In the modern world, interdependency has diminished, and with it the strength of many social bonds. But, millennia of evolution are hard to erase. While we may not need our friends to survive from a purely biological standpoint, we are still programmed to need them. Camp offers a unique place of social interaction in an age when interpersonal distance seems to be increasing. Camps can and should be places where the need to belong is met regularly. There are degrees to which this is accomplished, certainly. Good camps remove many of the artificial barriers to social interaction. Great camps establish a culture of social togetherness. Excellent camps are able to engage every member of their community in a positive and accepting way. This last step takes a lot of work because some children find gaining acceptance to be more difficult.
Social Rejection and Childhood
Because of our social nature and the sheer number of social interactions we experience, we have all probably been rejected at one point or another in our lives. Rejection is a nearly universal phenomenon in small doses. Perhaps a romantic partner broke off a long-term relationship or the guy at the bar never called you back. Maybe the rejections you have experienced involved falling out with friends over trivial or even serious disputes. Or, you might have really wanted to participate in a certain activity only to find yourself entirely excluded from it by others. I am even willing to wager that just thinking about these past events of rejection invokes some simple negative emotions like shame, regret, or a feeling of loss. More likely than not, most of these rejection episodes took place as a child or young adult. Certainly, social rejection does not disappear with age, but it tends to decrease as we work to surround ourselves with people who are inclined to accept us as we are.
Childhood rejection episodes are especially important because of the vital physical, social, and psychological development that takes place during this stage in life. Rejection impacts a person’s self-regulation, mood, levels of aggression, self-esteem, intellect, and levels of depression (see Gere & MacDonald, 2010 for a review). As a result of these deficits, a child suffering from extreme or prolonged rejection is less capable of interacting with her social environment — one of the primary driving forces of youth development. A lowered ability to interact with and learn from one’s social environment can lead to highly dysfunctional behavior in the long run. Viewing their extremely maladaptive behavior through the need to belong, it is no surprise that the Columbine and other school shooters often experienced ongoing and, at times, severe levels of ostracism and rejection (Leary, Kowalski, Smith, & Phillips, 2003). It may be that if these negative outcomes of rejection take root during childhood, they provide a significant barrier to living a socially acceptable life.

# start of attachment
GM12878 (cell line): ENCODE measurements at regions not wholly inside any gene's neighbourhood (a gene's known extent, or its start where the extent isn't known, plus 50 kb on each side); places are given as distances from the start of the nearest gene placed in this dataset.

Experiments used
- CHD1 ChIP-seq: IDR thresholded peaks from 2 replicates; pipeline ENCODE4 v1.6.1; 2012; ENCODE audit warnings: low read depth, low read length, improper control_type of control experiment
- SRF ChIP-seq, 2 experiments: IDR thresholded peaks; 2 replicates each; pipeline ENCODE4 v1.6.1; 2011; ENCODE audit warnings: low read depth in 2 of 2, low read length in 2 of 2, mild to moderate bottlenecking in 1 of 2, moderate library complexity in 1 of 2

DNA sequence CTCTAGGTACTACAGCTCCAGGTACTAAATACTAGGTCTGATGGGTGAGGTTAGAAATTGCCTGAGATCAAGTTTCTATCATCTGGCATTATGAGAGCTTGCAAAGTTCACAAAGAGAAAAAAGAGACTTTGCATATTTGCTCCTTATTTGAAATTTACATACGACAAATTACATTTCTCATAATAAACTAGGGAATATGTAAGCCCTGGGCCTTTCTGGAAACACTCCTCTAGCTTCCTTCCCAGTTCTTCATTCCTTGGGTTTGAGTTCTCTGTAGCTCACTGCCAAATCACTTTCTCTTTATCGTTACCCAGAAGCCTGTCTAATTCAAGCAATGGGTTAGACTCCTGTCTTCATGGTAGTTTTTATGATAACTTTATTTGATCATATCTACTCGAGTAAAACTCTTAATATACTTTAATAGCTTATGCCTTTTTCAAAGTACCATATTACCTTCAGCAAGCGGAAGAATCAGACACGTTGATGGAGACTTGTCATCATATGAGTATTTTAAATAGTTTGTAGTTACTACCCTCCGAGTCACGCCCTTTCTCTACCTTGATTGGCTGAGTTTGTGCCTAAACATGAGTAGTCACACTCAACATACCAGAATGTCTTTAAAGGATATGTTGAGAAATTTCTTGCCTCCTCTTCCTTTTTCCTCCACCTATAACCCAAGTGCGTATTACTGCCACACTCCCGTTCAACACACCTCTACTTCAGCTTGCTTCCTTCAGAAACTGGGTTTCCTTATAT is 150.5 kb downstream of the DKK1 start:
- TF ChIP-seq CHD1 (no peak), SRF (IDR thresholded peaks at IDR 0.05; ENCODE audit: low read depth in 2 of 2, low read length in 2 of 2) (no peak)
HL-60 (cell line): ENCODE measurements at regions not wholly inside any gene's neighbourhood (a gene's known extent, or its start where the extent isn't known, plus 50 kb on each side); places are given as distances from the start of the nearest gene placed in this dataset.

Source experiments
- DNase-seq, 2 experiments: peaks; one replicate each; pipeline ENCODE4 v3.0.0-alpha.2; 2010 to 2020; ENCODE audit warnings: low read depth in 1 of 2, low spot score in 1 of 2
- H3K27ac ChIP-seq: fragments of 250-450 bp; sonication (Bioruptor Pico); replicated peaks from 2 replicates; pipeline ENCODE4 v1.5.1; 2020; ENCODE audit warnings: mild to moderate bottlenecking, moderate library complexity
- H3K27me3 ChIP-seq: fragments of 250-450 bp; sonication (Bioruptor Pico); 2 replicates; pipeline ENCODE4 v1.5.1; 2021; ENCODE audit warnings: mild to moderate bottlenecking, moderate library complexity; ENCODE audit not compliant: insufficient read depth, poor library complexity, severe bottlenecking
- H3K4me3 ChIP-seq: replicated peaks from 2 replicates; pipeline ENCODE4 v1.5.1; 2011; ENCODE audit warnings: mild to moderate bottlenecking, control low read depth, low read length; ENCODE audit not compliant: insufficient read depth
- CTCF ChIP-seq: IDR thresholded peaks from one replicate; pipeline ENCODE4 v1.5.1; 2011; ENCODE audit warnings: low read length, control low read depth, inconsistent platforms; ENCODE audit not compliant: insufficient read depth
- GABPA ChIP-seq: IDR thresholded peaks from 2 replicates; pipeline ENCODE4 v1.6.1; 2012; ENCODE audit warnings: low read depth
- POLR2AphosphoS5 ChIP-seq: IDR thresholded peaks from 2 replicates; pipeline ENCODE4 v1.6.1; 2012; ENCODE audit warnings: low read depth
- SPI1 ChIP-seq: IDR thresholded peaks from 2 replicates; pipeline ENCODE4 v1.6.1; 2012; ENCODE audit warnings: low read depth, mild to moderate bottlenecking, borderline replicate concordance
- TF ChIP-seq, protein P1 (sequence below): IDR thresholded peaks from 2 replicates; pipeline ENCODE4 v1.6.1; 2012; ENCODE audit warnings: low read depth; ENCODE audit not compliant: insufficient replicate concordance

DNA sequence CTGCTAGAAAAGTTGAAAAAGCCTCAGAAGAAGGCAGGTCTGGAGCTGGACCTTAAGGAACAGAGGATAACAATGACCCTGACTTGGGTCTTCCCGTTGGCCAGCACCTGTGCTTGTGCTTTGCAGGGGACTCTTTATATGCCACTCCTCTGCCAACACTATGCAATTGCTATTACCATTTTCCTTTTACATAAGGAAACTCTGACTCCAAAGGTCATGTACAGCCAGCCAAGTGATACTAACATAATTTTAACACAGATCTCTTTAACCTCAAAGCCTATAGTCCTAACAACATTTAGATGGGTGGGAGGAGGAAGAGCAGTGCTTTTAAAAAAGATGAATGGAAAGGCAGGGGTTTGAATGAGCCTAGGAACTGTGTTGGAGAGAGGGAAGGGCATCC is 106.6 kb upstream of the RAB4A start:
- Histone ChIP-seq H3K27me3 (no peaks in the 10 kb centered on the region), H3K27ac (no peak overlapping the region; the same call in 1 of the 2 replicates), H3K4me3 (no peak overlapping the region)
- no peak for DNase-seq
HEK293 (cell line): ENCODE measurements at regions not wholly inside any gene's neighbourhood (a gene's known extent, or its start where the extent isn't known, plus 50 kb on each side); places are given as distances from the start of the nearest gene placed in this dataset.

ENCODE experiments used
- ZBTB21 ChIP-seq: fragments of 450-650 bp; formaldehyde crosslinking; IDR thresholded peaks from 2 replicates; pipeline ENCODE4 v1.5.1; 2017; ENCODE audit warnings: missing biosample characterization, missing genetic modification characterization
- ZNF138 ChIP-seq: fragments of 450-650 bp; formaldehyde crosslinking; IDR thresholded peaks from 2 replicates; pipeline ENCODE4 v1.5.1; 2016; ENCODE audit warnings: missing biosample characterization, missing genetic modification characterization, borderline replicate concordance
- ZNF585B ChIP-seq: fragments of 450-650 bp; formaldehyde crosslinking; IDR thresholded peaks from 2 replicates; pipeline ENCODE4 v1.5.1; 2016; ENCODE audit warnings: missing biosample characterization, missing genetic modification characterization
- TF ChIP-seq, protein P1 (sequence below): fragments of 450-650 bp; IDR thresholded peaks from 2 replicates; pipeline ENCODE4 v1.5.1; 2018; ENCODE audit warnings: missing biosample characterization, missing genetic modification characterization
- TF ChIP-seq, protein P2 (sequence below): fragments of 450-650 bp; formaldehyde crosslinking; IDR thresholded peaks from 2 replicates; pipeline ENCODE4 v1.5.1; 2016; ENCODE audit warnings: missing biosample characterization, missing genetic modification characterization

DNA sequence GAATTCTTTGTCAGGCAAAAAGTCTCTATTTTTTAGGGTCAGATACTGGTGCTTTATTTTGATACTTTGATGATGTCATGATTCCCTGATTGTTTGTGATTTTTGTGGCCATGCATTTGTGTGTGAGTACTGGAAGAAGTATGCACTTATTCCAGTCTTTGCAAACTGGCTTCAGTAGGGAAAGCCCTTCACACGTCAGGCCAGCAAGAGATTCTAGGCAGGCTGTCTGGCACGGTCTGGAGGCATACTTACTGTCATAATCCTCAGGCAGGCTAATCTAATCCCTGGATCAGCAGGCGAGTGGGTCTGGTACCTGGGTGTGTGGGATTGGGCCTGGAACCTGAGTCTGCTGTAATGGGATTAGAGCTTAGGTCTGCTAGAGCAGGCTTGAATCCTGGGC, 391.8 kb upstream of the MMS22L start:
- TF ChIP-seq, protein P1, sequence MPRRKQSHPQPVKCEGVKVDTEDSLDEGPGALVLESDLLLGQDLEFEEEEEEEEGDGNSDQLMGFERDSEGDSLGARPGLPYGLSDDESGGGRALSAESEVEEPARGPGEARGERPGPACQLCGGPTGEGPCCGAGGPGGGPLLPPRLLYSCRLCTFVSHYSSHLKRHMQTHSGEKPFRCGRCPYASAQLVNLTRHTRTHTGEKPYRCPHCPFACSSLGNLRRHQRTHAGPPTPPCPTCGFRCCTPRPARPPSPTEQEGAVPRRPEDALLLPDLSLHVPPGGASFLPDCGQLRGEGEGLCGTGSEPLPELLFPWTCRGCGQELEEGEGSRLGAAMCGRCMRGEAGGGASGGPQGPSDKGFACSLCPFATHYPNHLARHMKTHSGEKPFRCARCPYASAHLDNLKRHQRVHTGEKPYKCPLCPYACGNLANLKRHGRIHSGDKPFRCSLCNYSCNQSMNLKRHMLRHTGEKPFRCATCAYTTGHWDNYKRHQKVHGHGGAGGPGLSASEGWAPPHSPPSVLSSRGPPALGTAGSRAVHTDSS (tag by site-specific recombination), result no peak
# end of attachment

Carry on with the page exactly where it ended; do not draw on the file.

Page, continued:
Most children do not turn into school shooters, thankfully. However, there is something different about modern childhood, and it is more than just nostalgia and longing for a simpler time. Youth have always faced challenges and have never lived in the childhood Eden our society has told itself once existed (Mintz, 2004/2006). Still, our culture is shifting, and feeling a sense of belongingness is taking on a different shape in the twenty-first century. Specifically, children are living their lives in increasingly programmed and monitored contexts (Mintz, 2004/2006). It may be that this increasingly adult-controlled reality leads to greater sensitivity to rejection, or perhaps it prevents the natural development of coping skills. Whatever the reason, the result is that children today seem more susceptible than ever to the negative outcomes of social rejection, and rejection has entered new dimensions like Facebook and texting, meaning that bullying and ostracism can now take place at a distance. The result of increased structure and interpersonal distance is that now more than ever children need places where they can feel they belong, or better yet, that teach them how to belong. This is where camps can play an important role in modern childhood.
Being a Part of Camp
Richard Louv (2005/2008) used the term “nature-deficit disorder” to describe the challenges and realities facing children in today’s world. He was able to show that as our society has drifted away from outdoor activities and unstructured play, we have seen an increase in a number of undesirable outcomes — such as more cases of ADHD and increased childhood obesity. It is also possible that part of the negative outcomes described in Louv’s work overlaps with the need to belong. Most human activities in the natural world take place with other people. Programs like Outward Bound and National Outdoor Leadership School have long understood the value of the natural world and its role in reinforcing interdependent behaviors among groups. Interdependency inevitably leads to social bonding, as it is harder to reject someone when the group needs him to continue pursuing its goal (Leary, 2001). Fortunately, camps do not need to be endowed with great natural resources to increase their participants’ feelings of belongingness and inter-reliance.